The Lion, the Witch and the Wardrobe, the first book of the seven-volume Chronicles of Narnia, began as "a picture of a Faun carrying an umbrella and parcels in a snowy wood," according to Lewis. Years after that image first formed in his mind, others bubbled up to join it, producing what Kate Jackson, writing in Salon, called "a fascinating attempt to compress an almost druidic reverence for wild nature, Arthurian romance, Germanic folklore, the courtly poetry of Renaissance England and the fantastic beasts of Greek and Norse mythology into an entirely reimagined version of what's tritely called 'the greatest story ever told.'"

The Chronicles of Narnia was for decades the world's bestselling fantasy series for children. Although it was eventually superseded by Harry Potter, the series still holds a firm place in children's literature and the culture at large. (Narnia even crops up as a motif in Jonathan Franzen's 2001 novel The Corrections). Its last volume appeared in 1955; in that same year, Lewis published a personal account of his religious conversion in Surprised by Joy. The autobiography joined his other nonfiction books, including Mere Christianity, The Screwtape Letters, and The Great Divorce, as an exploration of faith, joy and the meaning of human existence.

Lewis's final work of fiction, Till We Have Faces, came out in 1956. Its chilly critical reception and poor early sales disappointed Lewis, but the book's reputation has slowly grown; Lionel Adey called it the "wisest and best" of Lewis's stories for adults. Lewis continued to write about Christianity, as well as literature and literary criticism, for several more years. After his death in 1963, The New Yorker opined, "If wit and wisdom, style and scholarship are requisites to passage through the pearly gates, Mr. Lewis will be among the angels."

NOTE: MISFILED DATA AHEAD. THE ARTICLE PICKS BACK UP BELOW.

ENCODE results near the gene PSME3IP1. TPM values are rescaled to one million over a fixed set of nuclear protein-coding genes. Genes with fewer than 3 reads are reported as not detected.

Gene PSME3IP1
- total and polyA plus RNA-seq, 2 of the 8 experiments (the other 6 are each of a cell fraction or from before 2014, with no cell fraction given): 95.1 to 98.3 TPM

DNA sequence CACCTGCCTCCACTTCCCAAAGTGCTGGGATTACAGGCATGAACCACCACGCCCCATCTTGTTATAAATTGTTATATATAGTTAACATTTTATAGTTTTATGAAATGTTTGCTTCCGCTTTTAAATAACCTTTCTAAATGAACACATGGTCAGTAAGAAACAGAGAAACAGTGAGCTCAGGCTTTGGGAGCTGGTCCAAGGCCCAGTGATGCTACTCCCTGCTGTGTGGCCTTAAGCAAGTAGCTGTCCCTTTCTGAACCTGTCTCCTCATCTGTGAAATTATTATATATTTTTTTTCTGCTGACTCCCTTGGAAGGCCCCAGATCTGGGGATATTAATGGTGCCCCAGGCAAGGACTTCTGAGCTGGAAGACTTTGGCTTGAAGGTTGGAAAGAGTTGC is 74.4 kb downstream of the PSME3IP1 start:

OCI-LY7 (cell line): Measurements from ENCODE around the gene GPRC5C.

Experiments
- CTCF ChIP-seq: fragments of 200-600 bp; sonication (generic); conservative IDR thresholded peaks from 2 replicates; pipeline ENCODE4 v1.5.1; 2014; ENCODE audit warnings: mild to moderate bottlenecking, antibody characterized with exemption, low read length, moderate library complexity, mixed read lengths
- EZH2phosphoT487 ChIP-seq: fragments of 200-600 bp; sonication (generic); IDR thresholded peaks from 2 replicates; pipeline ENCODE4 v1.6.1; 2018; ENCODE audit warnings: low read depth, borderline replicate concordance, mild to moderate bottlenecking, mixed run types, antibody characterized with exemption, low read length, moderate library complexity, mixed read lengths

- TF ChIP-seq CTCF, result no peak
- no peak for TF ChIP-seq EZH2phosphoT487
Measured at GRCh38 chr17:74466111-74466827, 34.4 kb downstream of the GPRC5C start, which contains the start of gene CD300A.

Good To Know

The imposing wardrobe Lewis and his brother played in as children is now in Wheaton, Illinois, at the Wade Center of Wheaton College, which also houses the world's largest collection of Lewis-related documents, according to The Christian Science Monitor.

The 1994 movie, Shadowlands, based on the play of the same name, cast Anthony Hopkins as Lewis. It tells the story of his friendship with, and then marriage to, an American divorcee named Joy Davidman (played by Debra Winger), who died of cancer four years after their marriage. Lewis's own book about coping with that loss, A Grief Observed, was initially published under the pseudonym N. W. Clerk.

Several poems, stories, and a novel fragment published after Lewis's death have come under scrutiny as possible forgeries. On one side of the controversy is Walter Hooper, a trustee of Lewis's estate and editor of most of his posthumous works; on the other is Kathryn Lindskoog, a Lewis scholar who began publicizing her suspicions in 1988. Scandal or kooky conspiracy theory? The verdict's still out among readers.

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    1. Also Known As:
      Clive Staples Lewis (real name); Clive Hamilton, N.W. Clerk, Nat Whilk; called "Jack" by his friends
    1. Date of Birth:
      November 29, 1898
    2. Place of Birth:
      Belfast, Nothern Ireland
    1. Date of Death:
      November 22, 1963
    2. Place of Death:
      Headington, England

Read an Excerpt

The Horse and His Boy

Chapter Ten

The Hermit of the Southern March